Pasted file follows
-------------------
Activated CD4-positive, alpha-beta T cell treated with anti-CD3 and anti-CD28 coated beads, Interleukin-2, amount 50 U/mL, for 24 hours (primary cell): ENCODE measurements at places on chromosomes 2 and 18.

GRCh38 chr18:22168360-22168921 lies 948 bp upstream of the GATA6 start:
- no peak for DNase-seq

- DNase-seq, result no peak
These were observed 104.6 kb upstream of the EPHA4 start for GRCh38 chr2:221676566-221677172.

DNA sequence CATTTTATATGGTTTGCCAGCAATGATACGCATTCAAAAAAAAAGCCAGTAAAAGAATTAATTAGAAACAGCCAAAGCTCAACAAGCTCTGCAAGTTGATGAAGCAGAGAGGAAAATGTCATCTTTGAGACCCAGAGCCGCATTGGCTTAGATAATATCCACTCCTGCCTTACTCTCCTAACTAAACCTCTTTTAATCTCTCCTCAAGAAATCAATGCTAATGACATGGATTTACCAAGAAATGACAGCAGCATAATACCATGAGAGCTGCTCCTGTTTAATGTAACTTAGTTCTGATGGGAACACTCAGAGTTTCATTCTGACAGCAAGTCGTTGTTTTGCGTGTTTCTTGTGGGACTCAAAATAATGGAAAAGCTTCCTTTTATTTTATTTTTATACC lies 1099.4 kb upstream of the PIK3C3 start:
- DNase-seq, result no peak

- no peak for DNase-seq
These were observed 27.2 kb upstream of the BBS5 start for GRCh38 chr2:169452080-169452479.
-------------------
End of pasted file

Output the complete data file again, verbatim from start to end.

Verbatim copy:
Activated CD4-positive, alpha-beta T cell treated with anti-CD3 and anti-CD28 coated beads, Interleukin-2, amount 50 U/mL, for 24 hours (primary cell): ENCODE measurements at places on chromosomes 2 and 18.

GRCh38 chr18:22168360-22168921 lies 948 bp upstream of the GATA6 start:
- no peak for DNase-seq

- DNase-seq, result no peak
These were observed 104.6 kb upstream of the EPHA4 start for GRCh38 chr2:221676566-221677172.

DNA sequence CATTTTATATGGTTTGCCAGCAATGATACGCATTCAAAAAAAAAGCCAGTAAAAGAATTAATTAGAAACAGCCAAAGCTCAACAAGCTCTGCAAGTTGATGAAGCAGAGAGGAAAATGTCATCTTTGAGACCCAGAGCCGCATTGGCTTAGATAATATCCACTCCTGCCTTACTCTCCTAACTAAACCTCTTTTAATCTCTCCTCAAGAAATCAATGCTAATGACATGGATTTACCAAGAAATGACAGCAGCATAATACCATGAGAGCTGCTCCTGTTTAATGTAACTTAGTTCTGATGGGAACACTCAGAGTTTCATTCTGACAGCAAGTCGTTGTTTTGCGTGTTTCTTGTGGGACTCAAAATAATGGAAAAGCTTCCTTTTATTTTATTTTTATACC lies 1099.4 kb upstream of the PIK3C3 start:
- DNase-seq, result no peak

- no peak for DNase-seq
These were observed 27.2 kb upstream of the BBS5 start for GRCh38 chr2:169452080-169452479.